Ocean Acidification


About a quarter of all carbon dioxide emissions are absorbed by the earth’s oceans, where they’re having an impact that’s just starting to be understood.  Higher CO2 concentrations cause ocean waters to become more acidic. In a more acidic ocean, calcium carbonate, the foundation of the shells and skeletons of many aquatic organisms, starts to dissolve.  This process will not only harm some of our favorite seafood, such as lobster and mussels, but will also injure some species of smaller marine organisms -- things such as pteropods and coccolithophores.  You’ve probably never heard of them, but they form a vital part of the food web and are an important salmon food. If those smaller organisms are wiped out, the larger animals that feed on them could suffer, as well.  Ocean acidification  “ ... is destined to be one of the biggest issues humanity has ever faced ”, says reef expert Dr. Charlie Veron.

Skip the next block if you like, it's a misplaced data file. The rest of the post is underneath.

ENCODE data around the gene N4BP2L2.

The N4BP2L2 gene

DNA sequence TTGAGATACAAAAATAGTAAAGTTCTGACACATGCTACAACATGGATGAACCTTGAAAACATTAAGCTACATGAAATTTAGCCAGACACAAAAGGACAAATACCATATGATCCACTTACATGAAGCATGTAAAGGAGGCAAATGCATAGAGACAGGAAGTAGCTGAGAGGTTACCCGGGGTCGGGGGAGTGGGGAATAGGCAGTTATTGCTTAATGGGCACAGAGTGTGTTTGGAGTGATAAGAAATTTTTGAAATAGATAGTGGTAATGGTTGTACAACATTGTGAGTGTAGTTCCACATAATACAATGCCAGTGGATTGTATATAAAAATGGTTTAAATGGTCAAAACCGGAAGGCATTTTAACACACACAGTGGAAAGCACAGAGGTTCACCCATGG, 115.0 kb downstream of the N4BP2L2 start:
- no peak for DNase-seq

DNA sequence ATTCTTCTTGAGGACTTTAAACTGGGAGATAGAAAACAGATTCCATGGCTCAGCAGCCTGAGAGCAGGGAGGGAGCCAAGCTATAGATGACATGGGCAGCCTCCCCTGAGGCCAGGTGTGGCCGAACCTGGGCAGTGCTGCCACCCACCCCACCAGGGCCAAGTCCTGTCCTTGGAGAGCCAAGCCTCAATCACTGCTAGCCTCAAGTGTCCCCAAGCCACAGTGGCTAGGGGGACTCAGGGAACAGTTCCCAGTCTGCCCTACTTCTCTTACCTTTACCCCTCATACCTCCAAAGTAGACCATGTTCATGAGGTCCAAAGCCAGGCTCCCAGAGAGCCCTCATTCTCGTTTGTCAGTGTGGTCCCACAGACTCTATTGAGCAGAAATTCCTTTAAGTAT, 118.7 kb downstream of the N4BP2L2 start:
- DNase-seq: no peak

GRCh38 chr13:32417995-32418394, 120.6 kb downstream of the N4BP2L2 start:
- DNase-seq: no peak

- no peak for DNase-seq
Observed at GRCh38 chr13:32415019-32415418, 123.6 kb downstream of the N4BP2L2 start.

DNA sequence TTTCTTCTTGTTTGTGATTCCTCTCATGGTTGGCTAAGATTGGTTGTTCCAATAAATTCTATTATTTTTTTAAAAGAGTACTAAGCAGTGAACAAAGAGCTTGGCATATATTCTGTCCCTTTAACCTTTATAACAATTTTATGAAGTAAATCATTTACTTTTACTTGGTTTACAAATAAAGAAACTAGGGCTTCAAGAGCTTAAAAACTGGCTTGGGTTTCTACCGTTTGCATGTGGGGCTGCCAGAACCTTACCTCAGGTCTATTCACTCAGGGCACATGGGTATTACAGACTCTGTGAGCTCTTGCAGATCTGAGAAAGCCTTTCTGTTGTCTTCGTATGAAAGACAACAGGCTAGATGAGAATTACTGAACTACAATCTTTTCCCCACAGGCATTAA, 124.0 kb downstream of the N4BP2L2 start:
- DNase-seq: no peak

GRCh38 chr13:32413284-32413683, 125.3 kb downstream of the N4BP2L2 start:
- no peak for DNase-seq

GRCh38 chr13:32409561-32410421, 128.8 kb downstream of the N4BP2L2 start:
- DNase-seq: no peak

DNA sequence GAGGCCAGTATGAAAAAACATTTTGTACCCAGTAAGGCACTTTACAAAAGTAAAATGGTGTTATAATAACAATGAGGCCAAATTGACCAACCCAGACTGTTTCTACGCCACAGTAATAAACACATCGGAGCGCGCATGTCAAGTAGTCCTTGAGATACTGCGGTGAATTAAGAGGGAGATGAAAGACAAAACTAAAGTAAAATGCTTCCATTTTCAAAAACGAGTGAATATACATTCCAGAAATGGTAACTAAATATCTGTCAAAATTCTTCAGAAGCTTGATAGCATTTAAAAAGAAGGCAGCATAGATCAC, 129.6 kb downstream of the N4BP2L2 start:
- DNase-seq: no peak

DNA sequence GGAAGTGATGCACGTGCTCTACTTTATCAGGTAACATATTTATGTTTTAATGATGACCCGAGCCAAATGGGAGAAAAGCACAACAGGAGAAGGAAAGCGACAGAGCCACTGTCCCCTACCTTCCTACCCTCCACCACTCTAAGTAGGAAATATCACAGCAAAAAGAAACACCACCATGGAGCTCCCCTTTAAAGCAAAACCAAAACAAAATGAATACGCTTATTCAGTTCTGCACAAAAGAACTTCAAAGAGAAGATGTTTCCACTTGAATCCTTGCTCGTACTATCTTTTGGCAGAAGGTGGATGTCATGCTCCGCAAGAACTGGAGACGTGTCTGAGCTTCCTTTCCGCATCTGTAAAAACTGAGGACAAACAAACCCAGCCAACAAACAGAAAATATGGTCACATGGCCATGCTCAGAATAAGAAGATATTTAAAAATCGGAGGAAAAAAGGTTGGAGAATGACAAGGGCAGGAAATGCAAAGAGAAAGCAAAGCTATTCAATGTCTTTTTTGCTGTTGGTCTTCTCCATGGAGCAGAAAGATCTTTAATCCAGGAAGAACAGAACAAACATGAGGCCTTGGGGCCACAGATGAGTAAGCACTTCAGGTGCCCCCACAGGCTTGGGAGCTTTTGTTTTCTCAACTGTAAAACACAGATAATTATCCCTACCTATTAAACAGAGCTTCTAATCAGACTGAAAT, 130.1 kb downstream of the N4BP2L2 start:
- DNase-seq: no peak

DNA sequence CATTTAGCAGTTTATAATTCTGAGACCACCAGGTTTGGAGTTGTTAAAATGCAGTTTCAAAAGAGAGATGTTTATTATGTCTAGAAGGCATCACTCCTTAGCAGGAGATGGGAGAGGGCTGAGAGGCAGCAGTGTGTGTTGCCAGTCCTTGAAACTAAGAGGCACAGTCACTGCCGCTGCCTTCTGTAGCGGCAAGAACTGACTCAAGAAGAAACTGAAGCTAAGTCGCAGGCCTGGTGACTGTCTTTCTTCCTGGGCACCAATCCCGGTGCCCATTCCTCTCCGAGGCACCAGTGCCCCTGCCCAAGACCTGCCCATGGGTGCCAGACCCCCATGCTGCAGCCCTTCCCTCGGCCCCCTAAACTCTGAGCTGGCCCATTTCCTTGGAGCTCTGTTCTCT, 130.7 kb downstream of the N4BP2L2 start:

Learn more at the websites below, then explore the rest of the Sitka Global Warming Group website for ways to reduce your carbon footprint and, in turn, slow the acidification of our oceans: